The Auburn City Council held a moment of silence and prayer for those afflicted by the tornadoes in Beauregard at the start of this week’s meeting.
After the moment of silence, the council nominated two people for the vacancy on the Board of Education. After 21 applications and an extensive interview process, Florence Holland and Kathy Powell were nominated for the vacant spot.
In a 5-4 vote, council chose Kathy Powell for the position.
The council also decided to table the vote for the Academic Detached Dwelling Units until the April 2 meeting, giving the council a month to revise and discuss the ordinance in whole.
Auburn Assistant City Manager Kevin Cowper said that since the last meeting, city staff had reached out to interested parties to come up with some ideas for compromise.
“Procedurally, changes can be made by the City Council without it going back to the planning commission,” Cowper said. “Depending on the volume of those changes, we may recommend it go back to the planning commission for their recommendation.”
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Cowper said a month should be plenty of time to implement any changes to the ordinance. “We know what needs to be done and can make the changes in that time frame,” Cowper said.
Auburn City Manager Jim Buston previously told The Plainsman multiple City Council members had met with city staff over the last two weeks in order to get more information on the ordinance.
Auburn Planing Director Forrest Cotten said he had spoken with multiple developers about issues they had with the ordinance, like off-street parking.
Cotten also said the city is considering making the ADDU permitted by right in certain districts.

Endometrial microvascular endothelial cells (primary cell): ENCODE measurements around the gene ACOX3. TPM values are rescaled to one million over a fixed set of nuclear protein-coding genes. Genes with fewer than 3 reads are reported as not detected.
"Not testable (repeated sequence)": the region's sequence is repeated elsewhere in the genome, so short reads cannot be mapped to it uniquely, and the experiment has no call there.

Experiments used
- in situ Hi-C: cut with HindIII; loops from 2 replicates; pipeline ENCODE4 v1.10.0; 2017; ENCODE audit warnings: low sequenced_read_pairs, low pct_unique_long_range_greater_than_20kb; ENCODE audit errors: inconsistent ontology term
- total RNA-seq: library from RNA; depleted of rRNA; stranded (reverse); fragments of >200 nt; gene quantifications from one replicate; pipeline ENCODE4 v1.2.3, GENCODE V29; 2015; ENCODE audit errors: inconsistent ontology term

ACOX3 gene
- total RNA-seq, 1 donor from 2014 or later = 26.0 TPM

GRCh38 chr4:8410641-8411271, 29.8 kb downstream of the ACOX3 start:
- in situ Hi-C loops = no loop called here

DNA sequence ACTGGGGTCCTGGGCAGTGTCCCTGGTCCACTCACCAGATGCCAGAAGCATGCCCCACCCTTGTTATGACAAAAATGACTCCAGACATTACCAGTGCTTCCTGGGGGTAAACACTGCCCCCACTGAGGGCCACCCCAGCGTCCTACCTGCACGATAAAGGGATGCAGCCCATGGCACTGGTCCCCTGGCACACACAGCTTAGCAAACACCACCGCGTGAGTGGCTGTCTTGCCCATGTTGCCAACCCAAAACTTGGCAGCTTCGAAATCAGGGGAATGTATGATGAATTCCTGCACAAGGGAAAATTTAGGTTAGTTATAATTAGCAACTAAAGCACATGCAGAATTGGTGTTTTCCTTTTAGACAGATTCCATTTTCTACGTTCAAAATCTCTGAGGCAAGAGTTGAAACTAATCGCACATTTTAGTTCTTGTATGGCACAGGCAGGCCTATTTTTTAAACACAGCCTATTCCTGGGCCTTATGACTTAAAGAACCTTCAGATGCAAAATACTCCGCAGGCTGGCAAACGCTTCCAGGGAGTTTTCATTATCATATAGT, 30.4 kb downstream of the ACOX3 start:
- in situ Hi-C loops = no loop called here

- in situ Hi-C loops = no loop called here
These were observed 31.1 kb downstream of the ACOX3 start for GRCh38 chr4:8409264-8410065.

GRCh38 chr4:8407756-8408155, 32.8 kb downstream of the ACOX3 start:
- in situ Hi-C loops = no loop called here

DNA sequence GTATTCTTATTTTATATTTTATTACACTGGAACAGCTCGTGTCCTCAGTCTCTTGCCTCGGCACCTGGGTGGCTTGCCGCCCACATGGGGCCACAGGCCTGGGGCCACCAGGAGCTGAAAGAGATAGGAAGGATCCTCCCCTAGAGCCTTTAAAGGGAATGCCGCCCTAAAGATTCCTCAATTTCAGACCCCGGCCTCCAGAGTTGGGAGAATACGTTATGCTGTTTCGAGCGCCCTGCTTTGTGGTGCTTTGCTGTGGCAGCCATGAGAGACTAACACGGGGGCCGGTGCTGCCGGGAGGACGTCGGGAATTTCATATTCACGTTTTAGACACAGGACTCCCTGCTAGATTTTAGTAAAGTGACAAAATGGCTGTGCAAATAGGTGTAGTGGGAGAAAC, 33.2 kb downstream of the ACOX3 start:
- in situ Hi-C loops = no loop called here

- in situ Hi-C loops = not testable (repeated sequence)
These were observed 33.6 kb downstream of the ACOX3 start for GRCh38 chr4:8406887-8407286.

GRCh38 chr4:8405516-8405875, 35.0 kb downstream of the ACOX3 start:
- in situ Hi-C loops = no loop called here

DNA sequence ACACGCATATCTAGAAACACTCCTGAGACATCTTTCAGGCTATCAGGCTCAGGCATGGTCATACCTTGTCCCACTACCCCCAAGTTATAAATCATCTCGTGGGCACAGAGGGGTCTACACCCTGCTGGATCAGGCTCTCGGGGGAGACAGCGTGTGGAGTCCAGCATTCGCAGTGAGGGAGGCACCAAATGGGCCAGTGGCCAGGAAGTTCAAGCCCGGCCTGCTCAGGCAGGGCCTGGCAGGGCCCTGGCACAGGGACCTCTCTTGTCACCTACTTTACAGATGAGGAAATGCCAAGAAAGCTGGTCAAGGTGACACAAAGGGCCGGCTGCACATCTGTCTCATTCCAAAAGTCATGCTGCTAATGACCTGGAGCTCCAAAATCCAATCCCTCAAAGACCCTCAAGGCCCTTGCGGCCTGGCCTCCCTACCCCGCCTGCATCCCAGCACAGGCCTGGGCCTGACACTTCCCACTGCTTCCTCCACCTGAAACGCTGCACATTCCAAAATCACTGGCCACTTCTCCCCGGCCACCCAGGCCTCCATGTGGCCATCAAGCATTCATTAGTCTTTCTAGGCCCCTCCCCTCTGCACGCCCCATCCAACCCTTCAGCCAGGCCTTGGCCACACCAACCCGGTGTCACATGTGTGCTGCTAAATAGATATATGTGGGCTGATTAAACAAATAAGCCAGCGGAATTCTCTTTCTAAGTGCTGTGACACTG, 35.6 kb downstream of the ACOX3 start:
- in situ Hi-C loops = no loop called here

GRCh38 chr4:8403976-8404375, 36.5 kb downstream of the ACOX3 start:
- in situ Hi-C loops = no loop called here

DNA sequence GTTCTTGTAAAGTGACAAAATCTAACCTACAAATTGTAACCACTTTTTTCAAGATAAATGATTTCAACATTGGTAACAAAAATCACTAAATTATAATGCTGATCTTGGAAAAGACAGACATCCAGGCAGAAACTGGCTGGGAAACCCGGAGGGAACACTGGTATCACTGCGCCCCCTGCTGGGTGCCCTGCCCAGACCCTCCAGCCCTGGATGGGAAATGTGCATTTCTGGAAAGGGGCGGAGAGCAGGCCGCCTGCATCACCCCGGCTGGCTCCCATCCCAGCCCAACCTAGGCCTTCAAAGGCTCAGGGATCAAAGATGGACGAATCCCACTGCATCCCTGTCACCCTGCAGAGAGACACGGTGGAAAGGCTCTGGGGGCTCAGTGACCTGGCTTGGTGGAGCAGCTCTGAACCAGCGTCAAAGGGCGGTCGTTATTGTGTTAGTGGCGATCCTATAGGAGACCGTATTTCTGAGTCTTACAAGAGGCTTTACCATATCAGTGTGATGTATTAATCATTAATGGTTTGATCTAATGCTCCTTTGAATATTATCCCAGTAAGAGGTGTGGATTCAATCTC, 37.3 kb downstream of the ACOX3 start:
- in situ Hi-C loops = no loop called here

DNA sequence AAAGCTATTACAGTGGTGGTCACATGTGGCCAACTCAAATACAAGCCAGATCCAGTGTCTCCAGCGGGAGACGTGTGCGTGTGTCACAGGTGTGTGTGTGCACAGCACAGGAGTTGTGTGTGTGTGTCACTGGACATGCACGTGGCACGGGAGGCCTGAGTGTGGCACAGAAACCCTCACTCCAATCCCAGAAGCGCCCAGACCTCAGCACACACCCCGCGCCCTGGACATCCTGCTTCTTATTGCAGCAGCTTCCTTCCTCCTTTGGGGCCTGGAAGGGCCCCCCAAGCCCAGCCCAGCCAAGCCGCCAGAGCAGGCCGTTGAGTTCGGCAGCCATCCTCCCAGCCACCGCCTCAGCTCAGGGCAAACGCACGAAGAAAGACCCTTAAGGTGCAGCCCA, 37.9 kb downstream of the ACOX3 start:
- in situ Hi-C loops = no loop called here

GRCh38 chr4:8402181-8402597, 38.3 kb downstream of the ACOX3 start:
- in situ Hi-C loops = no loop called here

“We’ve been requested to look at two districts in particular, and the prospect of permitting this new use type by right,” Cotton said. “One is the neighborhood redevelopment district, which is the ground zero for this in the Frasier-Canton area. The other district is the redevelopment district.”
The mayor and City Council also addressed the incident that occurred at Mama Mocha’s on Gay Street where a man shouted Nazi slogans and made aggressive gestures toward customers.
“If we are to talk about diversity and inclusion, we have to acknowledge these moments, however ugly they may be, and speak to them directly so this community knows that we’re not going to tolerate that kind of behavior,” said councilmember Bob Parsons.
Mayor Anders released an official statement saying that Auburn is a community that includes many different perspectives and views and Auburn citizens respect those differences.
“My responsibility as mayor is not to just embrace differences but protect those differences,” Anders said.
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